By Colleen Kenney
(WINDSOR, ON) – The summer is in full swing and so, it appears, are the sledgehammers. Home renovation in Canada is no small business.
According to a 2014 Housing Report from Altus Group, a Toronto-based property consulting firm, total spending on residential upgrades and additions has growing to nearly $68 billion annually, more than doubling the late 1990s figures, and outpacing the amount Canadians are spending on new homes.
In fact, renovation spending is becoming a key player in the Canadian economy, accounting for 3.4% of GDP in 2014. That’s a trend Altus estimates will continue to grow by 3% annually for the next two years.
So, whether this boom is explained by the growing number of popular home renovation shows, or Canada’s aging housing stock, one thing is for sure; it’s no passing phase.
“Unfortunately, what many homeowners fail to realize is that simply having home insurance does not guarantee full coverage for their homes, especially following renovations,” said Christine Paquette, Operations Manager for Southland Insurance.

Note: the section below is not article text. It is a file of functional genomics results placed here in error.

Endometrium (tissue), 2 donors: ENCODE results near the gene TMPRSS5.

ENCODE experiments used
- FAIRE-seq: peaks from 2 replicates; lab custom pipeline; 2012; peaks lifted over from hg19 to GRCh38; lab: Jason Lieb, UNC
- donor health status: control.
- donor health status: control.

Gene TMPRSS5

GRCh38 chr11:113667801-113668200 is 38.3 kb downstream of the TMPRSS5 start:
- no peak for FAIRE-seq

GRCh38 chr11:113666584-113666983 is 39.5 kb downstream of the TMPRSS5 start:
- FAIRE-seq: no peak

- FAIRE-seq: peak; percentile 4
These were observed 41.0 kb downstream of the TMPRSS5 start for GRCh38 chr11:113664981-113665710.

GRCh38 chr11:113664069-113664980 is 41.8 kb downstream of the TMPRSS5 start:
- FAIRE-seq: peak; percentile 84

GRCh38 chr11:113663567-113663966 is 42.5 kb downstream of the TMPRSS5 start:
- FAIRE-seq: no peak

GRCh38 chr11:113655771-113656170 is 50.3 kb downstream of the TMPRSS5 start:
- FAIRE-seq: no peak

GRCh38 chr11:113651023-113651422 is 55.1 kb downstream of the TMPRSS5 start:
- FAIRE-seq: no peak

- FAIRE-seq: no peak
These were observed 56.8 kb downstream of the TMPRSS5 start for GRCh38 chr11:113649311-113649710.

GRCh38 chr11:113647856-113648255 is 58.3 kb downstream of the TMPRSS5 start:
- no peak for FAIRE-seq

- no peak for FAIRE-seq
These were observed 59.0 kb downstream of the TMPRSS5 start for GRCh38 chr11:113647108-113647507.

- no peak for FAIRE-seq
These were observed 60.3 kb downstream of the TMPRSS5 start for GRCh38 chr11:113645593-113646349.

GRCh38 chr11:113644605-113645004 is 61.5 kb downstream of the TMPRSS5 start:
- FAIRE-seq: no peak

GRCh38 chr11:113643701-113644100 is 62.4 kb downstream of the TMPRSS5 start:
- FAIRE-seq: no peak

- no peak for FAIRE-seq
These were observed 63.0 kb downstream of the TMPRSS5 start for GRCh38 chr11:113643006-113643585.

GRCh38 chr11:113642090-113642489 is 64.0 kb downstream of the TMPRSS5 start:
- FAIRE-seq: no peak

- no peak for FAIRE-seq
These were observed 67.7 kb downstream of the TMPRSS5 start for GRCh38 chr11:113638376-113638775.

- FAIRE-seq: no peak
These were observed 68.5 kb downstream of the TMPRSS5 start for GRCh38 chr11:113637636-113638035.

Because the rebuild cost of a home increases with upgrades, homeowners would be wise to report all significant changes to their broker. This is the easiest and best way to ensure your hard-earned renovations are recognized in your policy and protected in the event of a claim.
“Anytime you make a change to your home, it’s recommended that you call your broker,” advised Paquette.
Speak with your insurance broker if you:
- Install a pool or hot tub
- Refinish your basement, bathroom, or kitchen
- Add square footage (i.e. a sunporch)
- Upgrade your condo
- Do a renovation worth $10,000 or more (the value may differ by insurance company)
- Replace your roof or furnace
- Upgrade plumbing or electrical